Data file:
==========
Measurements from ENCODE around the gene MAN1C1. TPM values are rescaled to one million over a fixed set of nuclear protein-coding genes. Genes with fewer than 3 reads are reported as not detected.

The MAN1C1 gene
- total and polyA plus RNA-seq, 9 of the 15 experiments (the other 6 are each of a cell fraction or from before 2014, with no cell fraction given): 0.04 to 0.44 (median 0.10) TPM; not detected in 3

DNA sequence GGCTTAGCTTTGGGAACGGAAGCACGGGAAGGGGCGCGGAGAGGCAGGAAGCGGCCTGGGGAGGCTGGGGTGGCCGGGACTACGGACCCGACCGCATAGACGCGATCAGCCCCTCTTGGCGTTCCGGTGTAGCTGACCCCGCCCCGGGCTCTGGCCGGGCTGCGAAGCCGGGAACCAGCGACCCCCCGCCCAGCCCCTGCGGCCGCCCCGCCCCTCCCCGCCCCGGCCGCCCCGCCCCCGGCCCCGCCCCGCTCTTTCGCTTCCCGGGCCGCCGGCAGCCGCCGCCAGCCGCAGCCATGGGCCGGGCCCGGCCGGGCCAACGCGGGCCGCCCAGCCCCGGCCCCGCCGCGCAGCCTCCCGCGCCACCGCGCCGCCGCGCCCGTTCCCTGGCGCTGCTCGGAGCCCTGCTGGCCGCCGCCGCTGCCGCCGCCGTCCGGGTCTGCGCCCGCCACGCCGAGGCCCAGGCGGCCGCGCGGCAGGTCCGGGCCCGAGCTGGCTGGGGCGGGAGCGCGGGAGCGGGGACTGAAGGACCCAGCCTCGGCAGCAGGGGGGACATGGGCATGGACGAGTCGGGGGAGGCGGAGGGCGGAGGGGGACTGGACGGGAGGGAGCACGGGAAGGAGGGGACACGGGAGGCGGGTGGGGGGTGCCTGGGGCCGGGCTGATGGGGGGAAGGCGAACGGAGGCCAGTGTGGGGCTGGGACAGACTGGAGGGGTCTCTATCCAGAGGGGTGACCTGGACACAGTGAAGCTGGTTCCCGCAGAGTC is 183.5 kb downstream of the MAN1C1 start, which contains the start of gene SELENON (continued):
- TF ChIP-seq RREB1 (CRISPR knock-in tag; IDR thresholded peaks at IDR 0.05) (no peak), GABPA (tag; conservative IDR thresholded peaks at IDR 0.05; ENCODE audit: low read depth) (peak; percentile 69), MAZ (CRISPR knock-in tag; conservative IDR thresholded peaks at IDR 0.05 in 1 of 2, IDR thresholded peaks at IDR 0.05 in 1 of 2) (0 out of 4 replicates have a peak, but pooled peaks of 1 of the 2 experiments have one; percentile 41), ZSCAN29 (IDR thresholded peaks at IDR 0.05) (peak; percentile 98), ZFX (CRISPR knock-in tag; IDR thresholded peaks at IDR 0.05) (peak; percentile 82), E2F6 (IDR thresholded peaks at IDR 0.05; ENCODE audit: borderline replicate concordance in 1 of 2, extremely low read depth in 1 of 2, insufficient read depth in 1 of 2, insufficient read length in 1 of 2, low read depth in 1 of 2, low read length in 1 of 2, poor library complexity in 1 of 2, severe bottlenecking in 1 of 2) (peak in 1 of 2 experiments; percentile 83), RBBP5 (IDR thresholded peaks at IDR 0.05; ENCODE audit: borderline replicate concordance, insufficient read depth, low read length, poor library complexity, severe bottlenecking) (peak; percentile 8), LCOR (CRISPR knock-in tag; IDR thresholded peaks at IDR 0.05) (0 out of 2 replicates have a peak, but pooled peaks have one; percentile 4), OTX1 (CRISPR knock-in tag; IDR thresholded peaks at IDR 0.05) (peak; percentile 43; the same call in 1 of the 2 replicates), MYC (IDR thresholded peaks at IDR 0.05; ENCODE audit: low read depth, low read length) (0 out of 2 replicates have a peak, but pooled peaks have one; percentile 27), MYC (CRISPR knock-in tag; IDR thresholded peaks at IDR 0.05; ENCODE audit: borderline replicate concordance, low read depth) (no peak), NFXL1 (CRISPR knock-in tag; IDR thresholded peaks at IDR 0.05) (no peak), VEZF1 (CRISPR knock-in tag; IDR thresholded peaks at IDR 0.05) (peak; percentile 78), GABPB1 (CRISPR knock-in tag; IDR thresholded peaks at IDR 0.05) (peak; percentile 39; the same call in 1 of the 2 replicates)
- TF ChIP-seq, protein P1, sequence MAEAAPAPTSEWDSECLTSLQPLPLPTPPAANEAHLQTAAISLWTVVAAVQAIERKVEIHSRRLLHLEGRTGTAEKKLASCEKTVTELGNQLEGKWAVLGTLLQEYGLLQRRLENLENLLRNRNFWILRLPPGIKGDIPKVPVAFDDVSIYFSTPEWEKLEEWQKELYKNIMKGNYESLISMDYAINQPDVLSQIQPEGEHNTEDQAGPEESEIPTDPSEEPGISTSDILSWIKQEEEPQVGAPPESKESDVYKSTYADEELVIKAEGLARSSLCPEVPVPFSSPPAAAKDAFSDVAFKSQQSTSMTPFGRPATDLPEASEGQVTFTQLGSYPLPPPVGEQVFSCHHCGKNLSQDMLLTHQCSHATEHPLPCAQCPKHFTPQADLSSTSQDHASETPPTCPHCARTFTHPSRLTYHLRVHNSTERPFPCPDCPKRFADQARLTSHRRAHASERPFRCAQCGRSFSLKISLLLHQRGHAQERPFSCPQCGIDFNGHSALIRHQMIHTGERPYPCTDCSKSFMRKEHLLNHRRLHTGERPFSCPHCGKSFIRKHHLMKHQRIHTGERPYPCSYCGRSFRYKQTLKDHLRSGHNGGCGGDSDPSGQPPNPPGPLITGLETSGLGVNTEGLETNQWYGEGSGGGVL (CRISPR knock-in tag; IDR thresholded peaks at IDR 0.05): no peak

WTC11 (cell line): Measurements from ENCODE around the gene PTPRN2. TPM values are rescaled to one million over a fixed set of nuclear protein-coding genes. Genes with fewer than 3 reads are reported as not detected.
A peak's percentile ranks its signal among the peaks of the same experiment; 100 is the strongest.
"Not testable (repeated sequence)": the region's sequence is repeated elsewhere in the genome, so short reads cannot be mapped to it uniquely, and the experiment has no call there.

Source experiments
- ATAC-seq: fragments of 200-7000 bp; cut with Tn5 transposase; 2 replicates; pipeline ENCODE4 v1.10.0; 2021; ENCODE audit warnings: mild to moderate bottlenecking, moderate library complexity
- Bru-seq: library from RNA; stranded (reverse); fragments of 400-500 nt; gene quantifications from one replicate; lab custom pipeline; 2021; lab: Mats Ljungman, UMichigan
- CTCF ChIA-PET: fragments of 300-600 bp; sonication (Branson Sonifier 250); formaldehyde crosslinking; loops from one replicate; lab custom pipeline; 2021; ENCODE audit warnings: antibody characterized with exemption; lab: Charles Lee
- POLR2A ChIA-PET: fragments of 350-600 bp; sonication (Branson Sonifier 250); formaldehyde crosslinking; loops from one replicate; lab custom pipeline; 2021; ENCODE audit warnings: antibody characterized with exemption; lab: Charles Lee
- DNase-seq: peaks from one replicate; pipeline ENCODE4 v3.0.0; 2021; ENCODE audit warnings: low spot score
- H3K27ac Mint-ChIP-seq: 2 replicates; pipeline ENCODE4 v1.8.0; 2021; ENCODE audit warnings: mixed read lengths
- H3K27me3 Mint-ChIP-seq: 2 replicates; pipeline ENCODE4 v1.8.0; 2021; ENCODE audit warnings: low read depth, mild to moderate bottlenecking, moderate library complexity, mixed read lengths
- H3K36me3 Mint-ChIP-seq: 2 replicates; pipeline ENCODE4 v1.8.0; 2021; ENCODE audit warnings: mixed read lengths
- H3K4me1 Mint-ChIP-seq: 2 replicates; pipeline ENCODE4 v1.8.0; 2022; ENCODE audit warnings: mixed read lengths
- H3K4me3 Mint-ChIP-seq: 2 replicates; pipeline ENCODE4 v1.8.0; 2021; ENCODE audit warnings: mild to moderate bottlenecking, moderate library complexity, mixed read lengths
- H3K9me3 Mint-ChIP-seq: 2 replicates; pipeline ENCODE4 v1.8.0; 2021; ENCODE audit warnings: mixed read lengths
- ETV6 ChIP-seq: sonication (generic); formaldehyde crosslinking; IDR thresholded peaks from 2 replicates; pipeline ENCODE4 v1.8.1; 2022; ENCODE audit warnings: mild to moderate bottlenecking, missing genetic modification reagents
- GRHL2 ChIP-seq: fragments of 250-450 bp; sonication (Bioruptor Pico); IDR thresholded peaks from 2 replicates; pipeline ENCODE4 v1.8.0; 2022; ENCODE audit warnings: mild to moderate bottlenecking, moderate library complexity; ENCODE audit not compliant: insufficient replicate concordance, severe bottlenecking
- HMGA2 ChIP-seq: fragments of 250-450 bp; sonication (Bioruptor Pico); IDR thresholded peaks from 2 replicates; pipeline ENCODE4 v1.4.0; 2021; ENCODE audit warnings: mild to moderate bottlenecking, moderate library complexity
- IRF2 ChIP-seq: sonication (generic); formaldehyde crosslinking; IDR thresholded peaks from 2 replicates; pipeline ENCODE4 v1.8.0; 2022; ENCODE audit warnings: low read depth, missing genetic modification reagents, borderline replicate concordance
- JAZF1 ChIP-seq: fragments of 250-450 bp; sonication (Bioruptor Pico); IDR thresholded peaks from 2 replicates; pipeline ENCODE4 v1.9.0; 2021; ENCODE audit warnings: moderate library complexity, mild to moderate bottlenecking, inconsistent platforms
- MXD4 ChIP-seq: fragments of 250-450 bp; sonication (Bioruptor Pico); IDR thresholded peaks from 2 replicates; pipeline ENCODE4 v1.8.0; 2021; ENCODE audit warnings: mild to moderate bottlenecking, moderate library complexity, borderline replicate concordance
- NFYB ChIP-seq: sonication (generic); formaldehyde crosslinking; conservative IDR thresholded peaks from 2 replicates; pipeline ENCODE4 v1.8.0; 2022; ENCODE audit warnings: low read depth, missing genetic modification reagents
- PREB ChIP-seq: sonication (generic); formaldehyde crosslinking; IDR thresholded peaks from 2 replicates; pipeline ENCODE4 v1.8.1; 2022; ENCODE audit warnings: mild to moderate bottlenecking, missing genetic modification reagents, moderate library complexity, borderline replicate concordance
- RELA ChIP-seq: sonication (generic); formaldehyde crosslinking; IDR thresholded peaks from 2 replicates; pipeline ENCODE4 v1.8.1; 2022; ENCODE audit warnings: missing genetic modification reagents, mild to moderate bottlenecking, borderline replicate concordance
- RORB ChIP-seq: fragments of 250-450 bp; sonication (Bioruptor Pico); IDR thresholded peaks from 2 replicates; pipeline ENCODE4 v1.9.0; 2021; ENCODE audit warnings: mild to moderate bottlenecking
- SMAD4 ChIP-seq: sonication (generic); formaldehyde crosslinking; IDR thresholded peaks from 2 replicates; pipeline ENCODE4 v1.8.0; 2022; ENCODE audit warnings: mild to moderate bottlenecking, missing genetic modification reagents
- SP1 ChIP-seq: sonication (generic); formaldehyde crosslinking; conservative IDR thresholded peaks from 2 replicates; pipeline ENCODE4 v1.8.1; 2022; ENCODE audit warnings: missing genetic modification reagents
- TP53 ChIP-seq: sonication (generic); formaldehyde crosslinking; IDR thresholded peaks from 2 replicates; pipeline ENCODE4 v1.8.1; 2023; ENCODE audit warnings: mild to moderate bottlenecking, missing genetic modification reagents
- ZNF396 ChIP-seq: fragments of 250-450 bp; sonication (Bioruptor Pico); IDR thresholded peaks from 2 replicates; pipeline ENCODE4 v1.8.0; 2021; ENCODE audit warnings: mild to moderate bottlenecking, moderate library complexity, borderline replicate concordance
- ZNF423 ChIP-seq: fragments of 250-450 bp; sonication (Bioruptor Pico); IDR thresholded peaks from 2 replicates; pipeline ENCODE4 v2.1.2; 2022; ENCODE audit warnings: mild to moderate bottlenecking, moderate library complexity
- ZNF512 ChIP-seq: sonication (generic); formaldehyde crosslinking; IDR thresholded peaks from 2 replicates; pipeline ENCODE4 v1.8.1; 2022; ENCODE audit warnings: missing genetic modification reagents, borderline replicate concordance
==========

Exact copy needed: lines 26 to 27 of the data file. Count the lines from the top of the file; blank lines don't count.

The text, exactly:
- JAZF1 ChIP-seq: fragments of 250-450 bp; sonication (Bioruptor Pico); IDR thresholded peaks from 2 replicates; pipeline ENCODE4 v1.9.0; 2021; ENCODE audit warnings: moderate library complexity, mild to moderate bottlenecking, inconsistent platforms
- MXD4 ChIP-seq: fragments of 250-450 bp; sonication (Bioruptor Pico); IDR thresholded peaks from 2 replicates; pipeline ENCODE4 v1.8.0; 2021; ENCODE audit warnings: mild to moderate bottlenecking, moderate library complexity, borderline replicate concordance